#7

Singapore: shrewd, principled and pragmatic

By any historical standards, Singapore has been an extraordinarily successful small state, with a land area 5 times that of Lake Como, only one of Italy’s many beautiful lakes. Many factors explain this extraordinary success. One was luck. Singapore was blessed that its founding fathers in the 1960s, especially Lee Kuan Yew, Dr Goh Keng Swee and S. Rajaratnam, were as brilliant as (if not more brilliant than) America’s founding fathers. They also hard-wired some key attributes in Singapore’s national DNA, which explain its continuing success, especially in the Indo-Pacific region. These key attributes include an unusual combination of being shrewd, principled and pragmatic.

The shrewdness rests on one bed-rock principle: small states are price-takers and not price-makers in the international arena. When great power relationships change and evolve, Singapore adapts. Hence, in the Cold War, even though Singapore was decidedly more pro-American, it sent clear signals that it was not anti-Soviet Union. In 1976, I accompanied Mr S. Rajaratnam, the then Foreign Minister to Moscow, when he called on the legendary Soviet foreign minister, Mr Andrei Gromyko. Rajaratnam told Gromyko that while the Singapore government was anti-communist at home, it was not anti-communist in its foreign policy. Hence, even though Singapore welcomed American naval vessels at its legendary port, it also welcomed Soviet naval vessels. Earlier, Rajaratnam had sent a similar message in a key foreign policy speech in the UN in 1965 when he declared that Singapore would remain non-aligned in the Cold War: “My country is well aware that it is situated in a region of the world which has traditionally been the battleground of big power conflicts. Singapore itself by virtue of its strategic location has attracted the attention of nations who wished to dominate Southeast Asia…This is why my country has chosen the path of non-alignment. It simply means that we do not wish to be drawn into alliances dedicated to imposing our way of life on other countries. Friendship between two countries should not be conditional on the acceptance of common ideologies, common friends and common foes…”

Similarly, in the major geopolitical contest that has now broken out between the US and China, Singapore has also firmly declared that it will remain non-aligned, even though its defence ties with the US have become even closer, with Singapore described as a “strategic partner” of the US. Indeed, the Prime Minister of Singapore Lee Hsien Loong wrote in Foreign Affairs in July/ August 2020, “Although [Singapore and other Asia Pacific countries] may not have much influence over how things will turn out, they fervently hope not to be forced to choose between the United States and China… They want to cultivate good relations with both.” Many in East Asia have quietly agreed with the approach taken by Singapore.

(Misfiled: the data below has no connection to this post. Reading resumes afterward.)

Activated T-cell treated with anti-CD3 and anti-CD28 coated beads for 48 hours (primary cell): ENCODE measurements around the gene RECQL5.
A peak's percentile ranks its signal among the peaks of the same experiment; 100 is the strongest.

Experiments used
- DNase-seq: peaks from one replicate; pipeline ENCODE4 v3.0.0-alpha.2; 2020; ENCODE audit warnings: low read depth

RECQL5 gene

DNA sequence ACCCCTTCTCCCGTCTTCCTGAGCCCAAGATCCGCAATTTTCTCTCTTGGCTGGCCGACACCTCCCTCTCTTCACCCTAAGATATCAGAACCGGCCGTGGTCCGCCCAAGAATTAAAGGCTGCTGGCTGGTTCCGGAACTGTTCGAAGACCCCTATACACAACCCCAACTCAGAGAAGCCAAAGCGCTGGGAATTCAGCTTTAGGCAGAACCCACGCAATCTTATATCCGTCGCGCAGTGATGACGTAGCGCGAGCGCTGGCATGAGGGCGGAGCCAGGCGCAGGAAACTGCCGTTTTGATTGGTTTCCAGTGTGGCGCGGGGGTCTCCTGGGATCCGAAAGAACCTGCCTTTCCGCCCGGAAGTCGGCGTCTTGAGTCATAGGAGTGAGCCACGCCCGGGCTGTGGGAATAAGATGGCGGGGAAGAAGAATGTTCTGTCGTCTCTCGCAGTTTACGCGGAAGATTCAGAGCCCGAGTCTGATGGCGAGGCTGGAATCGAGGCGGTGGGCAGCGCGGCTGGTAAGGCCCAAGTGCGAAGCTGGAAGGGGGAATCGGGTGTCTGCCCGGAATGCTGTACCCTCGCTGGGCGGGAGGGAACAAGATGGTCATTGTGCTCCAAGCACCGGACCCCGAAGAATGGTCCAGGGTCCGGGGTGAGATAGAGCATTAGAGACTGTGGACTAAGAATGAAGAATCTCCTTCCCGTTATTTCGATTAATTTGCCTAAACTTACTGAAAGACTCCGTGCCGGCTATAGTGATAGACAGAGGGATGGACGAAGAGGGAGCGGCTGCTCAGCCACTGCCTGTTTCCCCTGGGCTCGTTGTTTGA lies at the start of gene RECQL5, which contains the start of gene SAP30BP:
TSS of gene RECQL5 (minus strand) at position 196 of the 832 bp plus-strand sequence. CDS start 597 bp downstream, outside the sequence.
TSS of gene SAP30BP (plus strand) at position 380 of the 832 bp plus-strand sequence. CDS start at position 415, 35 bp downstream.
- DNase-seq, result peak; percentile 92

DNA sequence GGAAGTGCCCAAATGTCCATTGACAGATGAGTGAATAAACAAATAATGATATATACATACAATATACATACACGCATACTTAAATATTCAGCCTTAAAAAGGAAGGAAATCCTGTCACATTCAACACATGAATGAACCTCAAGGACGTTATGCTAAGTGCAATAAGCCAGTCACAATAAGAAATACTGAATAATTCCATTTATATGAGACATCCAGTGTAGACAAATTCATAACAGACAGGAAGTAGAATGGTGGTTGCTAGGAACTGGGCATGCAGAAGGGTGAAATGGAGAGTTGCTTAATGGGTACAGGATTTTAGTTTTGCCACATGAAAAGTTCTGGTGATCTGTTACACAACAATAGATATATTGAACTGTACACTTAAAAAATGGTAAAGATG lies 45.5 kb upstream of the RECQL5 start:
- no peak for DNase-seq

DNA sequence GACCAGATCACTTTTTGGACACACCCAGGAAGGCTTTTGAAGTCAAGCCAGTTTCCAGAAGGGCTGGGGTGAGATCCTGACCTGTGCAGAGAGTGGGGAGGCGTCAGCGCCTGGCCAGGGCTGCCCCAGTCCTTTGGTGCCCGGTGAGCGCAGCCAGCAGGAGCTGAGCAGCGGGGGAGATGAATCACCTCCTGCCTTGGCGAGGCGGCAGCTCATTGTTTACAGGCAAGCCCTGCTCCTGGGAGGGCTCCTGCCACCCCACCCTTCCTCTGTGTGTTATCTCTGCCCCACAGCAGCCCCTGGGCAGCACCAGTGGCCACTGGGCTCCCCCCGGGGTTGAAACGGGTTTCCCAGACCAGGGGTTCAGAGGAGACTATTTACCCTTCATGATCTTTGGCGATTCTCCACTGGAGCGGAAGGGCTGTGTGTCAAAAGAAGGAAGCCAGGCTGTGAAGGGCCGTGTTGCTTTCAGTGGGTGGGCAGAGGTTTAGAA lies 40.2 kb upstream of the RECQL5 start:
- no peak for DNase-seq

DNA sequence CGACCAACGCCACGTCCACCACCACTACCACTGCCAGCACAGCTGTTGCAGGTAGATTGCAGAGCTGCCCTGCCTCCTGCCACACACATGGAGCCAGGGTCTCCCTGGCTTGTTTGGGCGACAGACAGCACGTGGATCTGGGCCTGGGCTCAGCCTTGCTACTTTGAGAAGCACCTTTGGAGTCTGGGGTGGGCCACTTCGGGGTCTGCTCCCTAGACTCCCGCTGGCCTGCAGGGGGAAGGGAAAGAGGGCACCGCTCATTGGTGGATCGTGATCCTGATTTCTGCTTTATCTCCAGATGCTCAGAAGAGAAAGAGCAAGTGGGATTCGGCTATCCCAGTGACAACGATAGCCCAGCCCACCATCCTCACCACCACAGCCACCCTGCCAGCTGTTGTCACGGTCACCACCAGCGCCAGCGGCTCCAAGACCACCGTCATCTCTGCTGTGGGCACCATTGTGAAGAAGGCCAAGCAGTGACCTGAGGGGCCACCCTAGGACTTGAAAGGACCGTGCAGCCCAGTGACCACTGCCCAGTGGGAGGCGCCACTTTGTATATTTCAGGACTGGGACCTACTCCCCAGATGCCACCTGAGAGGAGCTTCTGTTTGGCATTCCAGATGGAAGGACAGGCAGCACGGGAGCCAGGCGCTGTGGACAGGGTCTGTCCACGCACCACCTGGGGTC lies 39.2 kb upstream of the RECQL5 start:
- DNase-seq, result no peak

However, this shrewdness in staying out of great power contests doesn’t extend to Singapore remaining silent when fundamental principles of international law are at stake. As a small state, Singapore believes strongly in Article 2.7 of the UN Charter, which declares that there should be non-interference in the internal affairs of states. Hence, great powers shouldn’t invade small states. When the Soviet Union invaded Afghanistan and supported the Vietnamese invasion of Cambodia, Singapore was among the most outspoken in condemning these invasions. Similarly, Singapore criticised the American invasion of Grenada.

This belief in international law is deeply rooted. Singapore has been quite brave in speaking out in defence of international law. Hence, when China promulgated its nine-dash line in the South China Sea, Mr Lee Kuan Yew, the founding Prime Minister of Singapore, was one of the few world leaders to question its validity. Singapore has also demonstrated its commitment to international law by agreeing to refer its disputes with neighbouring Malaysia over an island, Pedra Branca, to the World Court. Both China and Japan as well as Japan and South Korea should try to emulate Singapore and Malaysia in this area.

Singapore also recognises, pragmatically, that many inter-state disputes in the Indo-Pacific will not be resolved soon. However, instead of allowing these disputes and differences to interfere with inter-state and regional cooperation, Singapore has quietly and forcefully pushed for greater regional cooperation, even among states that distrust each other. As I document in full in “The ASEAN Miracle” (which has also been published in Italy by Il Mulino), Singapore played a key role (behind the scenes) in launching or steering key ASEAN initiatives like the ASEAN Free Trade Area (AFTA), ASEAN Regional Forum (ARF), the Asia-Europe Meeting (ASEM) and the East Asian Summit (EAS). Yet, the credit cannot go to Singapore alone. Indonesia, the largest member state of ASEAN, had wisely injected its culture of “musyawarah and mufakat” (consultation and consensus) into the DNA of ASEAN.

This culture of consensus explains other geopolitical miracles ASEAN has achieved. Firstly, after the Cold War ended, the European Union alienated its erstwhile Cold War adversary, Russia. By contrast, ASEAN integrated Vietnam. Secondly, both South Korea and Japan are staunch American allies. Yet, Washington DC can’t even get these two countries to talk to each other. By contrast, ASEAN succeeded in persuading them to effectively sign an FTA with each other by joining the world’s largest FTA, the Regional Comprehensive Economic Partnership (RCEP).

In short, by being shrewd, principled and pragmatic, the tiny city-state of Singapore has quietly contributed to significant regional cooperation initiatives which have in turn made the Indo-Pacific region one of the most promising economic regions of the world, despite the daunting geopolitical challenges.